Noninterest income should average about $50 million per quarter recognizing that first quarter is always lower than fourth quarter by about 10% to 12%. Noninterest expenses will be well controlled with the addition of First Bank’s expenses will run about $96 million per quarter, which includes one time expenses associated with the acquisition. Lastly, the tax rate is expected to be approximately 25.4% for the full year.

That concludes my remarks, I will now turn the call to Tom O’Malley. Tom?

Tom O’Malley

Thank you, Terry. Operator, at this point we are ready to take questions.

Question-and-Answer Session

Operator

(Operator Instructions) Your first question comes from the line of Scott Siefers with Sandler O’Neill.

Paul Greig

Hi, Scott.

Scott Siefers - Sandler O’Neill

Good afternoon, guys. Let’s see, I guess, Paul, first question is for you kind of a strategic one, just as you look out, I guess, if you could look both on the organic and M&A landscape. You know, you have got kind of two distinct pieces of the franchise the Ohio piece and then the newer Chicago piece. Can you sort of delineate where you see on a relative basis greater opportunity and why you would think that?

Paul Greig

Yeah. I think we have pretty good opportunity in both places, Scott. We had really good production in new customers in our core franchise in 2009 and would expect even better production in 2010 as we see a little bit more stabilization of the economy.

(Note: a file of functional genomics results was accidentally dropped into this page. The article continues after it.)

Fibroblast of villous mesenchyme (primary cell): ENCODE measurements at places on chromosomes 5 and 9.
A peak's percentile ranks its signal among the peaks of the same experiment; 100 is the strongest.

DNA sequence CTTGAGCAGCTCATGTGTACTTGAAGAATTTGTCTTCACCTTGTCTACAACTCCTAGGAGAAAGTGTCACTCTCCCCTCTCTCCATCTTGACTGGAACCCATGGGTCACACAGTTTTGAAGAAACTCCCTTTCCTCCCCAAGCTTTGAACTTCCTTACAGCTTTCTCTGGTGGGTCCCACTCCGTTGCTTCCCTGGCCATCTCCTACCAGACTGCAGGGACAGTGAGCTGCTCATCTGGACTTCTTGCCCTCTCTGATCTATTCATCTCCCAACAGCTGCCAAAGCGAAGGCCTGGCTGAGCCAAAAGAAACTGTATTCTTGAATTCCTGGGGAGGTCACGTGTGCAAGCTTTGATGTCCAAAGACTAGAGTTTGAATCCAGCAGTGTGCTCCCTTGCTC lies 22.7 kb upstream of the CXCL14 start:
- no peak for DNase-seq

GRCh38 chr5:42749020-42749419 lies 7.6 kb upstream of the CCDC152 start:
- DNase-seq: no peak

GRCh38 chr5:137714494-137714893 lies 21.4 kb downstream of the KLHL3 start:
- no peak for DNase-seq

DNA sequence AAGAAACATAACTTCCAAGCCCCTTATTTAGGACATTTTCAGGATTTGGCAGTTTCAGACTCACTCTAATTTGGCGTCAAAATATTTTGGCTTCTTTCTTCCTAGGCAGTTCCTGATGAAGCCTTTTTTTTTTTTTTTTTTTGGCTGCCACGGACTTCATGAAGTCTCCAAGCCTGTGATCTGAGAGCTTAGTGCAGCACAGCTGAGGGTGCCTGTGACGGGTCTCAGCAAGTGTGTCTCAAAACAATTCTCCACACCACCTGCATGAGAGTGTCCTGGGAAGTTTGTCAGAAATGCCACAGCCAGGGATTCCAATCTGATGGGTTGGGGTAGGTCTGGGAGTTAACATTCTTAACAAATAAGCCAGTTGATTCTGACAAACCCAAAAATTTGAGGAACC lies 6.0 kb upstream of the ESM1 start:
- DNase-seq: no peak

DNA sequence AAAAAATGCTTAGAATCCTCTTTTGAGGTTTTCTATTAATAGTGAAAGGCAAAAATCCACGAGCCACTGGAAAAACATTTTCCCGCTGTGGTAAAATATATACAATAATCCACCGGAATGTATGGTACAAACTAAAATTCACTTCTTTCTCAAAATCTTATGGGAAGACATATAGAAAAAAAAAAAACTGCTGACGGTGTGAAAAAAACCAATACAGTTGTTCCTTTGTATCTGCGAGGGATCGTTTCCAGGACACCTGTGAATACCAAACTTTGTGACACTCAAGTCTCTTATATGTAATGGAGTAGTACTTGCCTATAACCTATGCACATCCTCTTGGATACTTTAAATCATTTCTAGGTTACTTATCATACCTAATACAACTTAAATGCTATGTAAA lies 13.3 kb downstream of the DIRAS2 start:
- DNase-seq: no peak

We have yet to close on the core Chicago piece, so as far as getting a run rate and what type of improvement in activity, new customer generation in that location, I think it is going to take us several months to simulate the folks and hopefully hire some new bankers and get a run rate going but I see great opportunity both locations and I don’t know necessarily one would say the other, other than the scale and Ohio is so much brighter.

Scott Siefers - Sandler O’Neill

Okay. Perfect. And then, Terry, I guess, I think, I got most of the guidance down but would you mind repeating the expense piece of that, I think I got it, but I couldn’t tell if it included or excluded the one-time cost with the merger?

Terry Bichsel

Scott, the $96 million per quarter would include one-time expenses.

Scott Siefers - Sandler O’Neill

Okay. Then how much of those will run through the income statement?

Terry Bichsel

The onetime expenses?

Scott Siefers - Sandler O’Neill

Yeah.

Terry Bichsel

All of them, with the change in purchase accounting all of those costs, many of which before this year 2009, could be capitalized but those are all expense items now.

Scott Siefers - Sandler O’Neill

Okay. Perfect. All right. Thank you.

Paul Greig

Thanks, Scott.

Operator

Your next question comes from the line of Steven Alexopoulos with J.P. Morgan.

Steven Alexopoulos - J.P. Morgan

Hi. Good afternoon, everyone.